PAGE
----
—Edward Christy
Hodgin Hall (1904)
The Administration Building in 1904, prior to remodeling


Meanwhile, university president William G. Tight was experimenting with an architectural style based on the traditional forms and materials of New Mexico's Pueblos and Spanish missions. Between 1905 and 1906, Tight oversaw the construction of a new boiler plant, two dormitories, and a fraternity meeting house called the Estufa, all designed in the Pueblo Revival style. The structural problems with the Administration Building gave Tight the opportunity to remodel it to fit his vision.

Christy was tasked with converting the Romanesque brick building to the Pueblo style. The pitched roof of the building was removed, arched window and door openings were squared off, the brick was stuccoed over, and vigas, buttresses, and other Pueblo details were added. The main entrance was also moved from the west side of the building to the east side, facing what would become a small quadrangle surrounded by the Administration Building, Rodey Hall, Sara Raynolds Hall, and the Library. The project was completed in 1908 at a cost of $15,000.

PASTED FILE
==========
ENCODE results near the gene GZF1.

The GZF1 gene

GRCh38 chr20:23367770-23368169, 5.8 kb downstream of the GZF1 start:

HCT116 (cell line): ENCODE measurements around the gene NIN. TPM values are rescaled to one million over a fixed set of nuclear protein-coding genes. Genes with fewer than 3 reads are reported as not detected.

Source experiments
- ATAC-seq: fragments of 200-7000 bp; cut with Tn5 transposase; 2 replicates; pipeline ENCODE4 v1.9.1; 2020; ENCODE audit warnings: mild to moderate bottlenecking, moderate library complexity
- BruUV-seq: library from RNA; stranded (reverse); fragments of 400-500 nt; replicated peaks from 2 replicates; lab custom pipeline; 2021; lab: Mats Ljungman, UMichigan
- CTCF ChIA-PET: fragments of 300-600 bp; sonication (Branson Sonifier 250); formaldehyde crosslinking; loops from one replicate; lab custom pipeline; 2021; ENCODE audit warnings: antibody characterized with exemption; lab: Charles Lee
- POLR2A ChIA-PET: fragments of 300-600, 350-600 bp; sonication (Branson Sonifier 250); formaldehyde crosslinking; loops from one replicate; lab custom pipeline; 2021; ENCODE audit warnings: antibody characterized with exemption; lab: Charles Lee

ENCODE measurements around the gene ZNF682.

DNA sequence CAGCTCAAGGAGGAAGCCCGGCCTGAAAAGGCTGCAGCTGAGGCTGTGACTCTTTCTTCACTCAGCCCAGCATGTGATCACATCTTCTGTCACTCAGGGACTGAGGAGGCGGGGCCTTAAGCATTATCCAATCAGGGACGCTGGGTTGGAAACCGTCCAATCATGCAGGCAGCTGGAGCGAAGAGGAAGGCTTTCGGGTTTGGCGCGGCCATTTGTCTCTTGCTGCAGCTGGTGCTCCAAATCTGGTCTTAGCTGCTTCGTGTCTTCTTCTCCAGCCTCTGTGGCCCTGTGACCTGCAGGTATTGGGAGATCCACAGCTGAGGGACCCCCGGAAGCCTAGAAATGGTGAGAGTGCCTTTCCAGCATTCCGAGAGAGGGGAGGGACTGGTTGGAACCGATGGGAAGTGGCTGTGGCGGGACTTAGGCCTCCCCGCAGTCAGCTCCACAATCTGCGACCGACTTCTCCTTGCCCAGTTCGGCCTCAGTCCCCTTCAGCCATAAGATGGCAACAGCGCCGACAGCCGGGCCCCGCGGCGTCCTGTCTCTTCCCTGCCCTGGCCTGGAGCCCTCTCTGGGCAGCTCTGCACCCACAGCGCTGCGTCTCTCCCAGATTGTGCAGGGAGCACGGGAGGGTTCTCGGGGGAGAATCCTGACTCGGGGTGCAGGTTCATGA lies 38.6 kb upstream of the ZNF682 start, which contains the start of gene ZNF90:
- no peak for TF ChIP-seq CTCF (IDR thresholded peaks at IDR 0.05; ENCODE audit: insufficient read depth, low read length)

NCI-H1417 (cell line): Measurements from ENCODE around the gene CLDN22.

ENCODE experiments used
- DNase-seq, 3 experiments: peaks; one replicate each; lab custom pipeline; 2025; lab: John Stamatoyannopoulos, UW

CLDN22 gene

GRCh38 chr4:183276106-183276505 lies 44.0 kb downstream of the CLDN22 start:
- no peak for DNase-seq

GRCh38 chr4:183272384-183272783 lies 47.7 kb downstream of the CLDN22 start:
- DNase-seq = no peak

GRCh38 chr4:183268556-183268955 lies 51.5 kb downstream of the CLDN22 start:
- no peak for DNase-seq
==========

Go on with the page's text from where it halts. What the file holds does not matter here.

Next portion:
Later history

UNM built a new administration building, Scholes Hall, in 1934. In 1936 the old building was renamed Hodgin Hall after Charles C. Hodgin, a member of the university's first graduating class of 1894 who later became an administrator. By the 1970s, the building was in disrepair and was scheduled for demolition in order to build a new loop road around campus. However, a group of alumni intervened and organized a successful fundraising campaign to restore the building. Under the supervision of architect Joseph Burwinkle, the restoration project was completed in 1983 at a cost of $1.4 million. Hodgin Hall was added to the New Mexico State Register of Cultural Properties in 1974 and the National Register of Historic Places in 1978.

The building currently houses the UNM Alumni Association and Alumni Relations office, as well as history-related exhibits. It was renovated again in 2010–11.


Hodgin Hall is a three-story brick bearing-wall structure with a full basement. It was originally designed in the Richardsonian Romanesque style popular in the 1890s, with red brick exterior walls, arched windows and doors, stone trim, and a steeply pitched roof with intersecting hip and gable framing. Following the 1908 remodeling, the building features Pueblo Revival architecture with a flat roof, asymmetrical, terraced massing, vigas, buttresses, and porches. The brick walls and window arches were stuccoed over, though the arches are still visible from the inside.

Hodgin Hall in its post-1908 configuration is architecturally significant as one of the earliest Pueblo Revival buildings in New Mexico, helping to codify a style that would come to define the UNM campus and find widespread popularity in Albuquerque, Santa Fe, and the surrounding region. Along with the Estufa, Hodgin Hall is one of the oldest surviving examples of Pueblo Revival architecture.